A programming error led the FBI to vastly overstate the number of cell phones that investigators could not access because of encryption, officials said Wednesday.
Director Chris Wray has repeatedly said in speeches that nearly 7,800 mobile devices seized during investigations couldn't be opened due to digital encryption in fiscal year 2017.
But officials said they have determined that that number is incorrect and a result of "significant over-counting" from three separate databases that the bureau uses.
The officials did not provide a more accurate number, but the Washington Post, which first reported the problem, said the actually tally was probably between 1,000 and 2,000.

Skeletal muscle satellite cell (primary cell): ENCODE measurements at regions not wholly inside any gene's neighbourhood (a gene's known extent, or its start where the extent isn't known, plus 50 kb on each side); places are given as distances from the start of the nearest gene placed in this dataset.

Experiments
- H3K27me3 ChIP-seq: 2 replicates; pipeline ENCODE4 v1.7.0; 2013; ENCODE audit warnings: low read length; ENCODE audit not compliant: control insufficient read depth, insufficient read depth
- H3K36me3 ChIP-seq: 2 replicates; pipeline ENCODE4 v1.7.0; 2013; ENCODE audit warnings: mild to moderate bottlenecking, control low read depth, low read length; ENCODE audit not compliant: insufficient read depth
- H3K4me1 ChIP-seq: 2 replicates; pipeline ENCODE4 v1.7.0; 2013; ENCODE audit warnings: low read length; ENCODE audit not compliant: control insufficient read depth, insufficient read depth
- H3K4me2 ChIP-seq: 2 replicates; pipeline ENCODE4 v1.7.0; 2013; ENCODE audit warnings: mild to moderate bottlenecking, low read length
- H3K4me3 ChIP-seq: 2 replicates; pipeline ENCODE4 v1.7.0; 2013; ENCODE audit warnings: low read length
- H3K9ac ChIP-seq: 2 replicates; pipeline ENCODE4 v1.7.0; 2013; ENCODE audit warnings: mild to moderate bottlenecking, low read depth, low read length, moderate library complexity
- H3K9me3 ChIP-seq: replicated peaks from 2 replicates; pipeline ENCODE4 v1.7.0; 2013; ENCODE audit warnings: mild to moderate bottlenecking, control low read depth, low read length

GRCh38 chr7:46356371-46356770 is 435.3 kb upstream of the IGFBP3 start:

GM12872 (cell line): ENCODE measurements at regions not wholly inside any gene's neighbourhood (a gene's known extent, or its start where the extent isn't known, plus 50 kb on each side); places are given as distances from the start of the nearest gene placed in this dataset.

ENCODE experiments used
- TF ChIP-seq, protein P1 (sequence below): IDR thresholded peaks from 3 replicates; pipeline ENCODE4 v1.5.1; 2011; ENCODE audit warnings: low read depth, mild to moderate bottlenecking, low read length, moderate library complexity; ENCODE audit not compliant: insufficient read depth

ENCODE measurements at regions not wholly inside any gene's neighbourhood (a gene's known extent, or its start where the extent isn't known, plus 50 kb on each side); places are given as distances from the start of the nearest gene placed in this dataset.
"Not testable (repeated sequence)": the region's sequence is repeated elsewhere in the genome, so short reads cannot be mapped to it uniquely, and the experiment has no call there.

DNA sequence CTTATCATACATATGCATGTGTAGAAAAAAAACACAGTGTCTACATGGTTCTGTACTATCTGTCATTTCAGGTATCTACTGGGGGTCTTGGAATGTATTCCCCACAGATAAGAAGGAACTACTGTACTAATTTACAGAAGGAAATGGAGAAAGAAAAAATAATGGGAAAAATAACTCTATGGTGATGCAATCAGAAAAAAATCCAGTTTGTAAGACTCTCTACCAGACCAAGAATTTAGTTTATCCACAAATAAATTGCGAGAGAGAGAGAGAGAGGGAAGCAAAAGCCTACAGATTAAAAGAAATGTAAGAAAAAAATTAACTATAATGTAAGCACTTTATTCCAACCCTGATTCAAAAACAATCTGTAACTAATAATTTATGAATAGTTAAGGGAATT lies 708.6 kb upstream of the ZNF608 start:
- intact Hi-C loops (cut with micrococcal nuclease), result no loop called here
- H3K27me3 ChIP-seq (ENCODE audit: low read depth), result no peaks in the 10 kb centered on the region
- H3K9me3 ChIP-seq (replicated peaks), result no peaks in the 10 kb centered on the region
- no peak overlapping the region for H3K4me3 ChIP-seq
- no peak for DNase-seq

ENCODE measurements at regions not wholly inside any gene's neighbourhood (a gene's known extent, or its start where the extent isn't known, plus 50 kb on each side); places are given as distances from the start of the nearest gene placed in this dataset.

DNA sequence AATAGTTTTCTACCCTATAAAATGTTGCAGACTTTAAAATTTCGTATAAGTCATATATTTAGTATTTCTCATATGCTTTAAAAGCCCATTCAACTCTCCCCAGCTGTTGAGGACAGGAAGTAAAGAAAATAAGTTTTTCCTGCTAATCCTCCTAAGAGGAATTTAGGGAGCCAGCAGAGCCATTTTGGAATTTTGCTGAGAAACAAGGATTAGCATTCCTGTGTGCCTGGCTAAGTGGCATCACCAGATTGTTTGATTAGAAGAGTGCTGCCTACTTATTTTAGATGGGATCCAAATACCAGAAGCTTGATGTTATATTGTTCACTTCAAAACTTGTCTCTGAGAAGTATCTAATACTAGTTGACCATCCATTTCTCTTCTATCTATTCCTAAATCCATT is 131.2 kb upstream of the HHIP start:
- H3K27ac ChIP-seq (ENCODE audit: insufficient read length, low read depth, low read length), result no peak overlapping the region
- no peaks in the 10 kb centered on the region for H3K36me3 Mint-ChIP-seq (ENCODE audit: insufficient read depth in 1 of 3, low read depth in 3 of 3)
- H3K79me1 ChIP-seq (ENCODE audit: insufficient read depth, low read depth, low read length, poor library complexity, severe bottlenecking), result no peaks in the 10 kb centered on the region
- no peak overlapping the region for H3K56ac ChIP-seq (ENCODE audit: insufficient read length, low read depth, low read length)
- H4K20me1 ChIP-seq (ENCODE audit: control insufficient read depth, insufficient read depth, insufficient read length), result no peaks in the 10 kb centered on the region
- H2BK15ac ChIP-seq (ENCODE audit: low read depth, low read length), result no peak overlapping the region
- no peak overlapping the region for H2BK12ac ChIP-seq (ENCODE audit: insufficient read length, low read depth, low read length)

The FBI says it's studying the issue and trying to figure out how to correct its methodology. Officials say that regardless of the actual number, encryption remains a problem for law enforcement.
In 2016, the FBI received a court order to force Apple Inc. to unlock an iPhone used by one of the shooters in a San Bernardino massacre months earlier. But a third-party vendor came forward and was able to lock the phone, forestalling a court showdown.
A March report from the Justice Department's inspector general said FBI officials could have tried harder to unlock the phone before going to court.
The report said communications failures among FBI officials delayed the search for a solution.
The FBI unit tasked with breaking into mobile devices only sought outside help to unlock the phone the day before the Justice Department filed a court brief demanding Apple's help, the inspector general found.
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